“Smiling at the End of the World”
The problem with Driftwood flash is that it doesn’t allow for much time to explain the setting. Because of that, I don’t think this piece stands on its own very well, and so I haven’t tried to sell it; instead I provide it as a website extra for my Driftwood fans. And in July of 2020, you’ll be able to buy it in the upcoming Driftwood novel!
“Smiling at the End of the World”
by Marie Brennan
Paggarat was doomed from the start — or rather, from the end. Nothing new about that; every part of Driftwood, every building, every person, every bit of dirt that makes up a world fragment is there because its doom finally came calling, and every last shred of it will eventually fade to nothing. Period, the end, the rest is silence.
But Paggarat was especially doomed. Most worlds are big when they arrive at Driftwood’s Edge. They shrink as they go in, of course; time passes, the reality decays, and what was once a country-sized chunk of land with a population big enough to fill cities sitting on the outskirts of this place becomes a three-block ghetto of four inbred families gasping for air in the Crush that is the center of Driftwood. Paggarat was different. Paggarat showed up one day as a farm-sized bit of land with a grand total of two inhabitants.
Bookies in the Shreds put the odds of it surviving for even five of its not particularly long years at a hundred to one.
Thing about the bookies is, they’re full of shit. Most of them take your money and vanish to a Shred you never heard of; saves them the hassle of trying to usefully measure time when there are as many suns, moons, seasons, clocks, and calendars as there are dying worlds in Driftwood. More, actually, since some places have several of each. But the bookies really tried to make a go of this one — some did, anyway — because Paggarat was going to be gone so fast they might for once be able to make real wagers on it.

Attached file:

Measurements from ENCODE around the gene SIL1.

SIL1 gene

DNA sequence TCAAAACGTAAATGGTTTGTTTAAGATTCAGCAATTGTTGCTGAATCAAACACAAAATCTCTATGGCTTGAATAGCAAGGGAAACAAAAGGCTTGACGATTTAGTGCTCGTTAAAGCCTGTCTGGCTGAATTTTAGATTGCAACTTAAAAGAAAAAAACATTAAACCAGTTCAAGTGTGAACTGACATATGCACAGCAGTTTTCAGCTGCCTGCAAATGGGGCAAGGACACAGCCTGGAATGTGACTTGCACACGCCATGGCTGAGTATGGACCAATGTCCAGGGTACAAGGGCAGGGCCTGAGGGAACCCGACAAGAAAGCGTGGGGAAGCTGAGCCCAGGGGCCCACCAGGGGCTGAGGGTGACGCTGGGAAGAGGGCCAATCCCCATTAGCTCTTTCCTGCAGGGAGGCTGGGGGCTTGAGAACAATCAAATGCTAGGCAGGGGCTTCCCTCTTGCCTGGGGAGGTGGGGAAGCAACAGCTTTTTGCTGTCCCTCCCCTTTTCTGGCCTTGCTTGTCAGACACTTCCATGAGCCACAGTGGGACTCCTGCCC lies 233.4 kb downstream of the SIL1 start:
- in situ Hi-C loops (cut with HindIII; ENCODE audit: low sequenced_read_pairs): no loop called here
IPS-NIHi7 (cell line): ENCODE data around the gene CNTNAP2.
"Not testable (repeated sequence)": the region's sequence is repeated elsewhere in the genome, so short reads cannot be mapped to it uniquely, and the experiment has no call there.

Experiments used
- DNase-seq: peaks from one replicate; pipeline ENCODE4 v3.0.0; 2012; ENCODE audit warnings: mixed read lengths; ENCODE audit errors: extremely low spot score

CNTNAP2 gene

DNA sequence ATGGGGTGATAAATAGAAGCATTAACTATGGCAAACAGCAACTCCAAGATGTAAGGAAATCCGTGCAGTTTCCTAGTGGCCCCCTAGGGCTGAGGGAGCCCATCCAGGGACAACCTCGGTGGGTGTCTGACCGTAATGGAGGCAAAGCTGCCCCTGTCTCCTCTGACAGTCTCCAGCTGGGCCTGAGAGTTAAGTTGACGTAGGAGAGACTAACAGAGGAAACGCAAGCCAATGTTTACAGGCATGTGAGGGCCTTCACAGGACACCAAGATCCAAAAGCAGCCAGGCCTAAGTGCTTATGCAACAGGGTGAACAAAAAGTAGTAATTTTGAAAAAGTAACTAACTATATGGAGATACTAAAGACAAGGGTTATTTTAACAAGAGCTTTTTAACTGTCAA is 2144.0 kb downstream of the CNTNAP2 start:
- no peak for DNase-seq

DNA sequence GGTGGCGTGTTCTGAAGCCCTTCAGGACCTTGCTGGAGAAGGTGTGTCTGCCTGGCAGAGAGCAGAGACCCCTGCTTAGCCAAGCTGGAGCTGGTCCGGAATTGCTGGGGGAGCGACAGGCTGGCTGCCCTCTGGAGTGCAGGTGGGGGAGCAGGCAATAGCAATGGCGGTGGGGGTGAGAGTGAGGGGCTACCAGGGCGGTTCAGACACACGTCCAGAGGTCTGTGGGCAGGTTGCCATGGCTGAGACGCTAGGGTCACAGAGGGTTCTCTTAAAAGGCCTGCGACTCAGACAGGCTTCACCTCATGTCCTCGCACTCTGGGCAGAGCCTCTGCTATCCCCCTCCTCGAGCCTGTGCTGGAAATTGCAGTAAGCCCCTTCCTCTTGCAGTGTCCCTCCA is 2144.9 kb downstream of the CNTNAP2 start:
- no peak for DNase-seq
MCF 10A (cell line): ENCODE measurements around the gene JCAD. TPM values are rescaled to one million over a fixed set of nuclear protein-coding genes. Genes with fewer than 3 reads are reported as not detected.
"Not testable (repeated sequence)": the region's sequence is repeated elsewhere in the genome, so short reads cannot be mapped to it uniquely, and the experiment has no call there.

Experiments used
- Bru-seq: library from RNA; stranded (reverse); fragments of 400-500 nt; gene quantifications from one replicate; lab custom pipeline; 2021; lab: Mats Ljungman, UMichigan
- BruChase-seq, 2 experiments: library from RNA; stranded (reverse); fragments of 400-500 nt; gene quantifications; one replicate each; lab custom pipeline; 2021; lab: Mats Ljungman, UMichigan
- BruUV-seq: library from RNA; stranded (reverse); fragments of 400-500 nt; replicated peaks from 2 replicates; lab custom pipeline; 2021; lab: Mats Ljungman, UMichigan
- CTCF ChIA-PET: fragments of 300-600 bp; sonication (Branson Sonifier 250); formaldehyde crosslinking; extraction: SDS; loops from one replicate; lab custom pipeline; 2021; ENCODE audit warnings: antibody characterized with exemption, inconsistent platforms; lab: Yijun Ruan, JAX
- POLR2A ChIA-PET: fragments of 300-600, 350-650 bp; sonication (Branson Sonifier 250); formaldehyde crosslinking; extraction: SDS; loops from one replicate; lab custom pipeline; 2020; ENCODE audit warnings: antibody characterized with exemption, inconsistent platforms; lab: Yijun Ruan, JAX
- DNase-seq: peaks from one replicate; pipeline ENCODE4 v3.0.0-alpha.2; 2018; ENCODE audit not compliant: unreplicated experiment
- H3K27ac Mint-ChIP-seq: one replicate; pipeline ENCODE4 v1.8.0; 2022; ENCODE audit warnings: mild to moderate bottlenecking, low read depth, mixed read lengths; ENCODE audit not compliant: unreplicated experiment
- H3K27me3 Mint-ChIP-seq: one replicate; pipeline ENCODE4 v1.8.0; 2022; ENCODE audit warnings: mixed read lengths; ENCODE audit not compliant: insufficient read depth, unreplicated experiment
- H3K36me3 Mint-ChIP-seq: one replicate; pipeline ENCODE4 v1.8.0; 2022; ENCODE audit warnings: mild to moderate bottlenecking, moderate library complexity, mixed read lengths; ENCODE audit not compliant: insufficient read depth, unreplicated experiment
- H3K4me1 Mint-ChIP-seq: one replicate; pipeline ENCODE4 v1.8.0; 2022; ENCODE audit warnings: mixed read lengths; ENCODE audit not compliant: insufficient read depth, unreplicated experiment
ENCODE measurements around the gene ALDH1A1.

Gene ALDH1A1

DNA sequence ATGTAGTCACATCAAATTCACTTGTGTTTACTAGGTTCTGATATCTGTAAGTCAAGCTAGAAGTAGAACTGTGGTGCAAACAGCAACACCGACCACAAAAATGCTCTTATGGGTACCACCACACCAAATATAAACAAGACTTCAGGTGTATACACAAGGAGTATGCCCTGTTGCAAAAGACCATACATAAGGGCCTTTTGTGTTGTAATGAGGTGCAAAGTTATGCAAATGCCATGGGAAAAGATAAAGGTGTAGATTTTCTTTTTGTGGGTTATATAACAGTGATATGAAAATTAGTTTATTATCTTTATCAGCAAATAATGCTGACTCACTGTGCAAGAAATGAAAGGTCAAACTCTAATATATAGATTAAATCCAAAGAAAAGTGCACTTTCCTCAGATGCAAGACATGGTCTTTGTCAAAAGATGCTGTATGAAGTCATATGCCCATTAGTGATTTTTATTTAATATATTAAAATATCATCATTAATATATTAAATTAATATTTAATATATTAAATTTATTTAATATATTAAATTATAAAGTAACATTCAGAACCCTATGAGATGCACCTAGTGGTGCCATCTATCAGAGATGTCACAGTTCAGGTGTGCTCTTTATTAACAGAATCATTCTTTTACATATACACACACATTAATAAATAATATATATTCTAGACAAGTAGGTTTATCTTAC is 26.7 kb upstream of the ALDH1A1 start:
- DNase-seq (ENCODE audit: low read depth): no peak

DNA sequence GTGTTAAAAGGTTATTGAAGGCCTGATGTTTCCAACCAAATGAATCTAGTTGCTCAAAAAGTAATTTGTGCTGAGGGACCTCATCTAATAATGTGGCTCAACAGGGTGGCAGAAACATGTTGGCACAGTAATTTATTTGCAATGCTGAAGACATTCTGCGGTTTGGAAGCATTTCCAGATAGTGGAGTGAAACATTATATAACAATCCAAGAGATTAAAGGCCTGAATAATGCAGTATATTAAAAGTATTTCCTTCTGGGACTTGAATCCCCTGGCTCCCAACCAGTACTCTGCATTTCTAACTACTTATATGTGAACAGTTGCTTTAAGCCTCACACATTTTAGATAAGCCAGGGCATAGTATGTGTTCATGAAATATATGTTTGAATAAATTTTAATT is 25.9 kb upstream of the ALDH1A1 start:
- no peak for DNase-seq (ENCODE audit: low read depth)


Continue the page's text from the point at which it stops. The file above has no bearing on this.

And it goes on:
I laughed myself sick over that one, dozens of times in the years and years that Paggarat was in Driftwood. Aun and Esr, they never laughed. They were good people, much better than me. They just smiled at each other and went on living their lives, as the inexorable cycle of Driftwood dragged Paggarat farther and farther in, away from the Edge, through the Shreds (there’s a joke; Paggarat was no bigger than a Shred to begin with), and to the lip of the Crush itself.
No idea how they did it. No idea how they kept smiling, kept loving each other, when they were the only survivors of the cataclysm that destroyed their world (except for their farm) and everyone in it (except for themselves). No idea how they could not go crazy when their holy words said two would survive to repopulate their world after the apocalypse, but Esr was barren and there was no world left to repopulate anyway. It wasn’t that they believed the new world would come after the Crush ground them out of existence; they said they didn’t, and I believed them. I’ve seen enough people lie about it to know. Driftwood is the end, the end of ends. Nothing comes after that. Only oblivion, and maybe not even that much.
Yet Aun and Esr kept smiling.
Call it madness. Call it denial. Call it whatever; I don’t have a word for it. Somehow Aun and Esr smiled through the years as they aged, as Paggarat faded and shrank, as the Crush drew ever closer. Somehow, even though pretty soon there was going to be nothing left of them, of their love, they found peace and contentment in that love, and didn’t fear the end. The last time I saw them, Aun was making dinner from the food Esr had begged in the Shreds that day, and she was cleaning the one room they had left.
Then they went into the Crush, and even I wouldn’t follow them there.
The only thing that’s left of Paggarat is my memory. It was doomed, like the rest of Driftwood, and Aun and Esr with it. It lasted far longer than anyone expected, and so pretty much everybody lost their bets except the lunatics who took the top end, and the bookies wouldn’t pay out to them — but that’s not why the bettors really lost. Paggarat was less doomed than they wagered, not because of how long it lasted, but because of how it went out.
Because of Aun and Esr, smiling at each other until the end of the world.